Cover Crops Field Day, Tuesday November 29

The Boone County Soil and Water Conservation District (SWCD) and Boone County Extension Service are hosting a Cover Crops Field Day on Tuesday, November 29 from 8:30 a.m. to 3:30 p.m. The program will be held in the Annex Building at the Boone County 4-H Fairgrounds, located at 1300 E 100 S, Lebanon, Indiana.

The program will include a discussion of cover crop benefits and practices, herbicide management, discussion roundtables, and touring the cover crop plots to discuss production systems and issues and impacts on soil health. Program speakers include Barry Fisher and Mike Wigginton from the Natural Resources Conservation Service, AJ Adkins from Dawn Equipment, Hans Kok and Dan Towery, coordinators for the Indiana Conservation Cropping Systems Initiative (CCSI), Brian Daggy from the Boone County SWCD, Bree Ollier from the Hendricks County SWCD, and Curt Emanuel from Boone County Extension.

Lunch, sponsored by Dawn Equipment, will be provided. There is no cost for the program however pre-registration is requested to help with meal planning. To register call the Boone County SWCD at 765-482-6355, ext, 134 or send an e-mail to svaughn@co.boone.in.us. Much of the program will take place outside at the field plots so participants should dress accordingly.

Agenda
Field Day Agenda

Fall, 2016 Cover Crops Planted

The cover crop strips were planted on October 18 this year. We planted four different “treatments.” These are:

  • Cereal Rye, seeded at a rate of 50 pounds per acre
  • A mix of Barley, Rape, and Vetch. Barley @ 33lb/ac, Rape @ 2.66 lb/ac, Vetch @ 10 lb/ac
  • Annual Ryegrass, Vetch, Crimson Clover, and Rape. Annual Rye @ 10 lb/ac, Vetch @ 5.3 lb/ac, Clover @ 5.3 lb/ac, Rape @ 3.33 lb/ac
  • Oats and Oilseed Radish. Oats @ 30 lb/ac, radish @ 3.33 lb/ac

Everything was planted using a drill. Strips are 40 feet wide and each cover crop mix was planted into two strips. We also have a no-till check strip. The image shows the layout.

Plot layout
Plot layout for cover crops planted in fall, 2016.

The last of our cover crop planting is done!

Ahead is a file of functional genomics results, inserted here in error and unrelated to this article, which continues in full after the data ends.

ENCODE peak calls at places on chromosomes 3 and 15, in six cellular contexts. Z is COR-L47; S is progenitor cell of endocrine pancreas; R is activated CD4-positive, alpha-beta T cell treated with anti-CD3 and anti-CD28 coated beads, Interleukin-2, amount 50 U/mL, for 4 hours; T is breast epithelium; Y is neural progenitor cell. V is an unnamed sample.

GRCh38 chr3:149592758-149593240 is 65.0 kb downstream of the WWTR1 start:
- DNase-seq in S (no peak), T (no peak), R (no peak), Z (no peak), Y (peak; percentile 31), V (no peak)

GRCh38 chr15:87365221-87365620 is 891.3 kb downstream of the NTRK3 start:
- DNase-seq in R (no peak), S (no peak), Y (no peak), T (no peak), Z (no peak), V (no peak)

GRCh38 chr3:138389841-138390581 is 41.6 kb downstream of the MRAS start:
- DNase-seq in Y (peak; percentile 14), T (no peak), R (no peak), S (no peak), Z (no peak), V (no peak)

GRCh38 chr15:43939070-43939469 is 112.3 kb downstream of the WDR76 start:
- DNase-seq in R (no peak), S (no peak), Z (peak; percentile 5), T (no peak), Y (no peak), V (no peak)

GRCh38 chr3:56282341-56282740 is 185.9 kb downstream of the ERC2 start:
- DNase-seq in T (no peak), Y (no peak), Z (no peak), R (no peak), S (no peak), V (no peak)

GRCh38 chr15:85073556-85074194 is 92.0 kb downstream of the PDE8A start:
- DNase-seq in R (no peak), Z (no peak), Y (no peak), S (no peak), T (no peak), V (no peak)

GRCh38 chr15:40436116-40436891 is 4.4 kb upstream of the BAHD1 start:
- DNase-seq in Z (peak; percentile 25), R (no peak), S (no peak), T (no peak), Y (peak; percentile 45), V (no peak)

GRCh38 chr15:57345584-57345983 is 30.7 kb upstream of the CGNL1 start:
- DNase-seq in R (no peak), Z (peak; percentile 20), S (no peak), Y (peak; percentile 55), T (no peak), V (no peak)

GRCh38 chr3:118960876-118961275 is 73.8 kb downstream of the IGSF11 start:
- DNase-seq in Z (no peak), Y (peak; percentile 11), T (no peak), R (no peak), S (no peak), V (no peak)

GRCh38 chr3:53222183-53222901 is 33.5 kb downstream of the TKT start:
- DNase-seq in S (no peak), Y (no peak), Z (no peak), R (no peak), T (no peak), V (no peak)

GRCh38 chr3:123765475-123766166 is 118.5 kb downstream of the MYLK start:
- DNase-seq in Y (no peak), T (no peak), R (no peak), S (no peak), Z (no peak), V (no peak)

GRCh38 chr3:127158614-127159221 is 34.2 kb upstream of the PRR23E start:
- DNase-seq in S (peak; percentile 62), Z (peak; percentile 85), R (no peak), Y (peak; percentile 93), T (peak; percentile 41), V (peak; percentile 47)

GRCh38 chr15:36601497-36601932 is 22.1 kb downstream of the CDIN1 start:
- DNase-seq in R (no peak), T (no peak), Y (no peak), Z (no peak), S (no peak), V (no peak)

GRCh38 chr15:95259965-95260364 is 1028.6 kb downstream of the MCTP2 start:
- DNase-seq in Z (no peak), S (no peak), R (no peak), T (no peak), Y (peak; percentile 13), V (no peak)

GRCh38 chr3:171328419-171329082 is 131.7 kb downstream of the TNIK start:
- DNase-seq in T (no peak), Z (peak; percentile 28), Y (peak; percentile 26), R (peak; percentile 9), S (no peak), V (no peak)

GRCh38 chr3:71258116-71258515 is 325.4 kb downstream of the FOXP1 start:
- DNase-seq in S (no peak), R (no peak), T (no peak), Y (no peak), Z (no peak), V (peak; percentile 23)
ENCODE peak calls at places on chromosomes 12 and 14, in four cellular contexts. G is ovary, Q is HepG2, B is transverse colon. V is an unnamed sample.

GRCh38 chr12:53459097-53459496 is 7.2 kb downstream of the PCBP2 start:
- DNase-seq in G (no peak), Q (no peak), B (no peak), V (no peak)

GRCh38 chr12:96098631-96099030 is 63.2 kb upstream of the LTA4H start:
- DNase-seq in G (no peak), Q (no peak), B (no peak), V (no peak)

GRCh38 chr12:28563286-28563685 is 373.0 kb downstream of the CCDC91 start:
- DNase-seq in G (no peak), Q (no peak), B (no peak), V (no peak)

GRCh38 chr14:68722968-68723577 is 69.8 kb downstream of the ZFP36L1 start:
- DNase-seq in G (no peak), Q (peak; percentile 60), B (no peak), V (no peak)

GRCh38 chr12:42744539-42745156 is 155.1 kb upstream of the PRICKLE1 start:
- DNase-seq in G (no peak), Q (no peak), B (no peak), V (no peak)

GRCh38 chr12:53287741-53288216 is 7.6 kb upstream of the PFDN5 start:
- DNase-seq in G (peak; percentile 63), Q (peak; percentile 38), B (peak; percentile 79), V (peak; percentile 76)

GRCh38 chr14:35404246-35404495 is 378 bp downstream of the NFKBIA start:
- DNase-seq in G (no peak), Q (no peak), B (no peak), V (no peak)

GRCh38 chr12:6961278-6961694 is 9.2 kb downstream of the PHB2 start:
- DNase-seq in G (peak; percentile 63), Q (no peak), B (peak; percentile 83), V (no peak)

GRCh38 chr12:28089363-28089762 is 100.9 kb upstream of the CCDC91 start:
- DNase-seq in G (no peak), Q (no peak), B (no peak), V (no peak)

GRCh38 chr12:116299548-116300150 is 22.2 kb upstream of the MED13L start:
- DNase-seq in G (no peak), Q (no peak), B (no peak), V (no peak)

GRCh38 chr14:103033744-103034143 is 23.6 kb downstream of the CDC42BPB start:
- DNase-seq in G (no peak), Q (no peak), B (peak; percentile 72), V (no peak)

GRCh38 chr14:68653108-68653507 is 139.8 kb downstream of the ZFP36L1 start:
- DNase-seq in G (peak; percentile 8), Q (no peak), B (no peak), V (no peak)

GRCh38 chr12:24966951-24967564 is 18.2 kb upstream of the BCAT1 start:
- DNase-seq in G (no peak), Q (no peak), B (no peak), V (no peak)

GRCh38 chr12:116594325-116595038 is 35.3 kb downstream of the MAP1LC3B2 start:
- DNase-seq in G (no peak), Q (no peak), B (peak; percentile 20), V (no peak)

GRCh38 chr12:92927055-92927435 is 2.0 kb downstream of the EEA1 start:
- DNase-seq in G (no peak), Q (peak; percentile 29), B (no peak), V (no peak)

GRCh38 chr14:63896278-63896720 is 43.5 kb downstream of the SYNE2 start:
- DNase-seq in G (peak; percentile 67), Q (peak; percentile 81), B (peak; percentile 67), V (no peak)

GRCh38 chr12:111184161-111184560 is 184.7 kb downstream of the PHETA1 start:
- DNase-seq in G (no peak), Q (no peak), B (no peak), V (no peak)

11-4-2015

As the picture shows, the four primary treatments for the cover crop plots are looking great, an inch of rain with warm temps has really helped. Today, November 4th, the last cover crop plot was planted, our “Late Cereal Rye” plot.

A planting date around November 1st is outside of the conventional wisdom for planting the majority of crops & vegetation used for cover crops, but Cereal Rye often demonstrates an uncanny ability to germinate under cold conditions and emerge in the early spring after late fall plantings.

Even with little or no vegetation over the winter season, late planted rye can establish root mass to enable it take off in the spring. While we may not have the winter cover protection we’d like to see, the root development can provide many benefits for soil health and fertility.

And sometimes, you need to do things outside the “conventional wisdom” just because that’s the way it ends up in the real world. It will be interesting to watch this particular plot.

30 Days After Planting the Cover Crop Plots

We planted the cover crop plots with a No-Till drill, this allowed us to maximize soil-to-seed contact, while protecting the corn crop residue on the ground surface. We want maximum soil-seed contact to promote germination and fast growth, while protecting the crop residue to minimize soil erosion, keeping valuable soil & nutrients in our field, where it belongs.

The picture was taken on October 29th, roughly 30 days 20151029_134638

after we planted the plots. Considering almost zero rainfall for 4 weeks, the cover crops are looking good. The 1 inch plus rain in last couple days has given the cover crops a kick start, the moisture combined with moderate temperatures in the 10 day forecast should enhance growth into November.